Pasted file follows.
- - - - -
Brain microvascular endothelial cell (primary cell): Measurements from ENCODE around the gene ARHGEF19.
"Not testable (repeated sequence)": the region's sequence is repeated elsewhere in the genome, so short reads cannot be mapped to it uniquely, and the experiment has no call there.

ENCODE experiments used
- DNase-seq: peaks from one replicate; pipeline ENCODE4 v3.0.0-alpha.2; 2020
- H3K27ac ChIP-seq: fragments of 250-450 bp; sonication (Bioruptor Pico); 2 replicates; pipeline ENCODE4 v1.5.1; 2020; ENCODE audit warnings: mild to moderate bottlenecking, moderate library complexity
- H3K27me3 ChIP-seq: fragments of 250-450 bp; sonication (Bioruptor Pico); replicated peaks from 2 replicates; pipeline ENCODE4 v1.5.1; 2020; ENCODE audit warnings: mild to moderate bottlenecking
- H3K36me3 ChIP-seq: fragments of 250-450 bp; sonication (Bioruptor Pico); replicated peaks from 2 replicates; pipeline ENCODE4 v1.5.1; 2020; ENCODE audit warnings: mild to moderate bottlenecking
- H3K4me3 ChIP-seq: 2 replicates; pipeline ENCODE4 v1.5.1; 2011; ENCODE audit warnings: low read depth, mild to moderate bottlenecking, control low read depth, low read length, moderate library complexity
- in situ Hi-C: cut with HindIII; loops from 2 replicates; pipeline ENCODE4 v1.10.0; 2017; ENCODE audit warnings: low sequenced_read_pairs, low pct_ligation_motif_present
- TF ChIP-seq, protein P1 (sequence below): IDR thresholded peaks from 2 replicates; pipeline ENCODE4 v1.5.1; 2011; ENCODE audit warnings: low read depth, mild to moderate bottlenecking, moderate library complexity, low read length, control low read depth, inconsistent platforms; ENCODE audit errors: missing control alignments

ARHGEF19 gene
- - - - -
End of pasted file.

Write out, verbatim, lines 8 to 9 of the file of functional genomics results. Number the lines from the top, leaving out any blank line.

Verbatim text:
- H3K4me3 ChIP-seq: 2 replicates; pipeline ENCODE4 v1.5.1; 2011; ENCODE audit warnings: low read depth, mild to moderate bottlenecking, control low read depth, low read length, moderate library complexity
- in situ Hi-C: cut with HindIII; loops from 2 replicates; pipeline ENCODE4 v1.10.0; 2017; ENCODE audit warnings: low sequenced_read_pairs, low pct_ligation_motif_present